Ping and Netview commands
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In one of my other professional roles, I consult for small businesses, especially with their accounting software. I'm often asked to help when users are having a problem accessing the software data file (stored on one of the computers on a peer-to-peer network). Usually, the network was set up by the business owner, not by a consultant, and some important detail was missed. (Note to IT Pros: Plenty of small businesses need professional help and don't know where to find it. If you're interested in doing some consulting, notify all the accountants you know of your availability; the majority of small business owners ask their accountants to recommend consultants.)
My favorite tools for starting an investigation about a lack of connectivity to a server-based file are the Ping and Net View commands. How much do you know about the way these tools can help you diagnose problems? (Assume that all computers are running and connected to a switch or a router.)
Question #1: I can ping the IP Address of the computer that holds the data file successfully, but pinging the computer name fails. This always means that the same IP Address has been assigned to two computers.
Question #2: Ping succeeds with both the computer name and the IP Address, but the client computer cannot connect to the file. I use the command Net View \\ComputerName (using the computer name of the computer that holds the data file). What information do I gain from this command?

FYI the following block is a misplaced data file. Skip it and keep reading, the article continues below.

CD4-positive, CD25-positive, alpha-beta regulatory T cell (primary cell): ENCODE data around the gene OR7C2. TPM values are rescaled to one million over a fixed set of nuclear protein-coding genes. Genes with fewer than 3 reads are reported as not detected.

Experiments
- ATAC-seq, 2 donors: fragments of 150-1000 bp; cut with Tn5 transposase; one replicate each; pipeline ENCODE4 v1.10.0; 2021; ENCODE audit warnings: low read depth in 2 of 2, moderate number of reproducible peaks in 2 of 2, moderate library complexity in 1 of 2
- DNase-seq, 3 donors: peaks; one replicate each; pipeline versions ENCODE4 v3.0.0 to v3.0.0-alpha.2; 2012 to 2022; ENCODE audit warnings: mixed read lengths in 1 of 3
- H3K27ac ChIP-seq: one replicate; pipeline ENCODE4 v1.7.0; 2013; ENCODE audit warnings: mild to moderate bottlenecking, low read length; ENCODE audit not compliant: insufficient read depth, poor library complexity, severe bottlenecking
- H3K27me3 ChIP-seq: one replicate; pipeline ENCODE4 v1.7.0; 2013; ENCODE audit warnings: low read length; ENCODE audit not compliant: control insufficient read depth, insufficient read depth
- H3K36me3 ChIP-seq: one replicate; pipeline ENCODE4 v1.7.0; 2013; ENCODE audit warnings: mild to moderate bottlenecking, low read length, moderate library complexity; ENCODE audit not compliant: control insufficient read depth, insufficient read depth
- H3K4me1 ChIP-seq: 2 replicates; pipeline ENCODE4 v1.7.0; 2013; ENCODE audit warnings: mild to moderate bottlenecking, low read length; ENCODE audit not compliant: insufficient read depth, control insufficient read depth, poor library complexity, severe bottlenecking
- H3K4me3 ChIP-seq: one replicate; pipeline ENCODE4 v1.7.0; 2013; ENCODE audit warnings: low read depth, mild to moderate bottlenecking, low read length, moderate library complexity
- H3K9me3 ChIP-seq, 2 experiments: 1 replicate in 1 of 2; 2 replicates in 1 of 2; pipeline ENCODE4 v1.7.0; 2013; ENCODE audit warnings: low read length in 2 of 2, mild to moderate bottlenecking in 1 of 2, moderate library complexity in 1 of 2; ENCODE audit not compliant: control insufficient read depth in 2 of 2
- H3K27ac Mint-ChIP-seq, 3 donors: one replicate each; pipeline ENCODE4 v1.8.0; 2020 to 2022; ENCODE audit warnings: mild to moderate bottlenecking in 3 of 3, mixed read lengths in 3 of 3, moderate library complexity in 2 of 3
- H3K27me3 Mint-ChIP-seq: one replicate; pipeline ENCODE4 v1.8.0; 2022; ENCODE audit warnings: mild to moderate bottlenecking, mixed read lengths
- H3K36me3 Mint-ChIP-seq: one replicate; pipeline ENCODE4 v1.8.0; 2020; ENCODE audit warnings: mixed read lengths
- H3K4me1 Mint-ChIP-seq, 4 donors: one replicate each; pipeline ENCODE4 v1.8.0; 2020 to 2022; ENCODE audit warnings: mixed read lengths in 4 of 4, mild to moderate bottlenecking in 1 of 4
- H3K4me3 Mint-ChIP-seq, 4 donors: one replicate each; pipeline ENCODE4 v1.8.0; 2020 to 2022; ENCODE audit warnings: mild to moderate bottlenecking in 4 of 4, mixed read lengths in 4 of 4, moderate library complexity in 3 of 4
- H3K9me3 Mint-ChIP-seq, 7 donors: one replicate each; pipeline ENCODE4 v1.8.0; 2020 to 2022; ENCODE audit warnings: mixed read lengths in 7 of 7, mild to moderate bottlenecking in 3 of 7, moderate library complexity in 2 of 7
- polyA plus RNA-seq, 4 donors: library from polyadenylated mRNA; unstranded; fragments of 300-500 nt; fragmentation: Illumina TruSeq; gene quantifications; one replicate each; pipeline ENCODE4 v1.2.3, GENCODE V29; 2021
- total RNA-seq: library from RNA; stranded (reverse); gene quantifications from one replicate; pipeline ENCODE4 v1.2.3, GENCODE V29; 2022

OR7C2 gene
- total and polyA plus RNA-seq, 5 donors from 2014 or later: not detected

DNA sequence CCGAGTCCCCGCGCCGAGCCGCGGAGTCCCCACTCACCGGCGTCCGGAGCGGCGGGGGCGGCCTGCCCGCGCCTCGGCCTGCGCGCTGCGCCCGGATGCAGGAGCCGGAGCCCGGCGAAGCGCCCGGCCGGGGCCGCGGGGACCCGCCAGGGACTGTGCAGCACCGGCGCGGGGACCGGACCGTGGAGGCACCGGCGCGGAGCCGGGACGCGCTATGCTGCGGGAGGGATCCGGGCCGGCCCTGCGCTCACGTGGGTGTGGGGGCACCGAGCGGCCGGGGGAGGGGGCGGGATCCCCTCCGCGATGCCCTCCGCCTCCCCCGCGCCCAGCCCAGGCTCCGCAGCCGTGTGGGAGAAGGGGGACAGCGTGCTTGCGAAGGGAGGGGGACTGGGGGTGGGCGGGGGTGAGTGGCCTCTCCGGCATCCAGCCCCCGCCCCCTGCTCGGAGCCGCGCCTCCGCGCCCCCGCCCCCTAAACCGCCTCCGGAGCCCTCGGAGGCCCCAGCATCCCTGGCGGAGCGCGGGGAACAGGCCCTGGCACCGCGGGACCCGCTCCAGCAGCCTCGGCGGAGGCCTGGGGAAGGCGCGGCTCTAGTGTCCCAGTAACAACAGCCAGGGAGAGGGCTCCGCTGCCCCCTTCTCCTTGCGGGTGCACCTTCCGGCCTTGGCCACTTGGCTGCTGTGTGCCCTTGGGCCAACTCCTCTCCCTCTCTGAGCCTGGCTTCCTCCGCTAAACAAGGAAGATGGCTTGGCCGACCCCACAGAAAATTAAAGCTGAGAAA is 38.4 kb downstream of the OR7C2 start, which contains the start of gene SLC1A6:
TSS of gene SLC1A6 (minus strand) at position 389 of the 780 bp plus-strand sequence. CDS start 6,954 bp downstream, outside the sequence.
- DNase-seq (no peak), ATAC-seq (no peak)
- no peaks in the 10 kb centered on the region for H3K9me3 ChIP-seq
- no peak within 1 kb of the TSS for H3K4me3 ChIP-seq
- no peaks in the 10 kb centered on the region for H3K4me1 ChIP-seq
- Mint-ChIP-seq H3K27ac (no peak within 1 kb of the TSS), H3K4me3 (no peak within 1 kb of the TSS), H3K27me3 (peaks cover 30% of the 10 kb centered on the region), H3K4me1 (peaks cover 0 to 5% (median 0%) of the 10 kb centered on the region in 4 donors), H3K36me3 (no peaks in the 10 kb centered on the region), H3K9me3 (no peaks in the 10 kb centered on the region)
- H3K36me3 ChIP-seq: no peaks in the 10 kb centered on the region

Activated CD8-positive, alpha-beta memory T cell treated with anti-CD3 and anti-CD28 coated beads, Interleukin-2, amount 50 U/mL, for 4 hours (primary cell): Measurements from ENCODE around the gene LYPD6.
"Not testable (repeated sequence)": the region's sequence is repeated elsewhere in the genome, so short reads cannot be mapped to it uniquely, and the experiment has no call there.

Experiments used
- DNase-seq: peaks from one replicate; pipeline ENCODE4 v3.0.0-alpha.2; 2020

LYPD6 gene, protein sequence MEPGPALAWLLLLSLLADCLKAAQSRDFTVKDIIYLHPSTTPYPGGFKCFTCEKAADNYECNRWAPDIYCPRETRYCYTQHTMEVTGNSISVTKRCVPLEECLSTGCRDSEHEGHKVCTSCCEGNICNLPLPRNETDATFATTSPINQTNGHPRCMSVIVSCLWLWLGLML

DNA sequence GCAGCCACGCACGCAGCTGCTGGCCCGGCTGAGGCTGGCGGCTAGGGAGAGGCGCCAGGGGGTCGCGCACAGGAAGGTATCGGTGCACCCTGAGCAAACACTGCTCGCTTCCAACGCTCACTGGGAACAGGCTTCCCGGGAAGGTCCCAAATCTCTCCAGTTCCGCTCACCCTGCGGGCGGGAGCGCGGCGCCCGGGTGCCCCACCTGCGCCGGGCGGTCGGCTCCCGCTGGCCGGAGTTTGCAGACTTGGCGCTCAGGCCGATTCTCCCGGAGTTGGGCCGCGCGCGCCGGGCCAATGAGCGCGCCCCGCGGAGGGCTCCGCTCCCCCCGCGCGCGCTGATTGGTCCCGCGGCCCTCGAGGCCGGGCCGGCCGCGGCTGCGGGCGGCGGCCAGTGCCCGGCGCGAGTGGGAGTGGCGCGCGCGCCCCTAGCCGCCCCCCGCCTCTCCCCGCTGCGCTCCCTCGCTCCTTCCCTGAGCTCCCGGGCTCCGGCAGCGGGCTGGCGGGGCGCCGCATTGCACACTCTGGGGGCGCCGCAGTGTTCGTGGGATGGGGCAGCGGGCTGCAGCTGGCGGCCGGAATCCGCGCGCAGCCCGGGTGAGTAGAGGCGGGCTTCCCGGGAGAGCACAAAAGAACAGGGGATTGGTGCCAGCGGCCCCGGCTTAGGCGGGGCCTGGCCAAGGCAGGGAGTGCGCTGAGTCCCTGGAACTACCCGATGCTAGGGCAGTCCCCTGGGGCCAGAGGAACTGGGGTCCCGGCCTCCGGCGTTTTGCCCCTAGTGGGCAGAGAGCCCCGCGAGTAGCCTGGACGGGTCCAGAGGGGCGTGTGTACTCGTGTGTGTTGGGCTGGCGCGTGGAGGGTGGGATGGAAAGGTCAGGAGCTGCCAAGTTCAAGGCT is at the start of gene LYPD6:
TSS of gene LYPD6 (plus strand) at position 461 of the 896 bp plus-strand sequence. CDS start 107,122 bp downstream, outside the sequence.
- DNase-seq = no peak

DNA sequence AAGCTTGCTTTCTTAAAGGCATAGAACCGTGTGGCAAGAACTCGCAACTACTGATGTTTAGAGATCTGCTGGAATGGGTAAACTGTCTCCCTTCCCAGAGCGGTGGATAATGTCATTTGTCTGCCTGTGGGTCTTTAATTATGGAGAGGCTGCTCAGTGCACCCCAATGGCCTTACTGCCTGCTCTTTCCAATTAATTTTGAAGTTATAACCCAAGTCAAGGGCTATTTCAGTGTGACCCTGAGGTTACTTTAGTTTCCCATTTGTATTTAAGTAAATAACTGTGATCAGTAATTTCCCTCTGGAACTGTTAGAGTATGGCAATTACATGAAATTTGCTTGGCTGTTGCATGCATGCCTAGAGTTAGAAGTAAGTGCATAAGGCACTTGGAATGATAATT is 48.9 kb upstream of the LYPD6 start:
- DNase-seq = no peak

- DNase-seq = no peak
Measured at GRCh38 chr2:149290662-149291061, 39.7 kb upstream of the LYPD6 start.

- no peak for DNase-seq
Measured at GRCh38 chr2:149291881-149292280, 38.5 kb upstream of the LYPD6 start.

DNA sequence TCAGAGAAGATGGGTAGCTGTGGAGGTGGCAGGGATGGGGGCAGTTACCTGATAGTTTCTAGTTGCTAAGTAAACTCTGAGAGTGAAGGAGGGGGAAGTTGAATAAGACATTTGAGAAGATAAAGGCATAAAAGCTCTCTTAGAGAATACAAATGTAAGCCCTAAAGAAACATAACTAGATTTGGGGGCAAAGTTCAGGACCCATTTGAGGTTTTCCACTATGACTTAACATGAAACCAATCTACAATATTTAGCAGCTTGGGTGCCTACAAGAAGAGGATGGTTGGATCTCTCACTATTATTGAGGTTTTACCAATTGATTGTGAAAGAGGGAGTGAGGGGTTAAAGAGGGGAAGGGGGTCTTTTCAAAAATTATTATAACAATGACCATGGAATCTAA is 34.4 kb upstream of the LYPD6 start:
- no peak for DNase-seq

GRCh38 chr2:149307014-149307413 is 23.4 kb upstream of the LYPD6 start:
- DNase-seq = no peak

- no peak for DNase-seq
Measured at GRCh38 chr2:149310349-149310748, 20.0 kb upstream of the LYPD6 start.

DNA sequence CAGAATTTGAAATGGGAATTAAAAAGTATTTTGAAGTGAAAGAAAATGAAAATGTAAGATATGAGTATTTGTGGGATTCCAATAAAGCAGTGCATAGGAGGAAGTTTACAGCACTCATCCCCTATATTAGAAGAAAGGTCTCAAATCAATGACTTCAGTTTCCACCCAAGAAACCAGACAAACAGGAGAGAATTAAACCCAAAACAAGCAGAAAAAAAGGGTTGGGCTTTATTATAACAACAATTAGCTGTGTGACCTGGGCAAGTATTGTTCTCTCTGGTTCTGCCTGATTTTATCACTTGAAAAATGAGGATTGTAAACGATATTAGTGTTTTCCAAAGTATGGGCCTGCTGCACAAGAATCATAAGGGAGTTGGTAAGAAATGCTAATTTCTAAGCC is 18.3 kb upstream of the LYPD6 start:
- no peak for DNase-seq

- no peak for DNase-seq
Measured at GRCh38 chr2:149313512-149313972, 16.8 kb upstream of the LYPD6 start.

A. Whether an Alternate IP Address has been configured for the target computer.
B. The list of shares on the target computer.
#1: False. The problem is name resolution. On a large network running a domain, you'd usually look at the DNS server for a solution. On a small peer-to-peer network, look for the solution on the router's DHCP tab.
Each router manufacturer has its own configuration tool. To get to the configuration tool, you must open a browser and enter the router’s IP address in the address bar. Here are the IP addresses of the popular routers:
All router configuration tools display a login screen. If the business owner or a consultant changed the default name and password you must obtain that information. However, most small businesses don't change the defaults. Here are the default login names and passwords for the popular routers:
Belkin: Login Name Field does not exist, password is Null (field is blank)
D-Link: Login Name is admin (lower case), password is Null (field is blank)
Linksys: Login Name is Null (field is blank), password is admin (lower case)
Netgear: Login Name is admin (lower case), password is password (lower case)
If the default password was changed and there's no record of the new settings (which is a frequent scenario), all routers have a reset tool that changes the router configuration back to the default settings. If the owner can't locate the documentation, you can download it from the manufacturer's web site to determine the way to reset the router. However, after you reset the router to default settings, you must re-configure all the settings, not just the login.
#2: B. Using Net View for a target computer displays the shared folders and printers on that computer, along with the letters of mapped drives (on the local computer) linked to those shares. Frequently, the inability to connect to a data file on a remote computer results from a change in a share name that's mapped on the local computer (either the share name was changed, or the share was removed). If there's no apparent problem with the share names, then the resolution is almost certainly a permissions problem on the shared folder.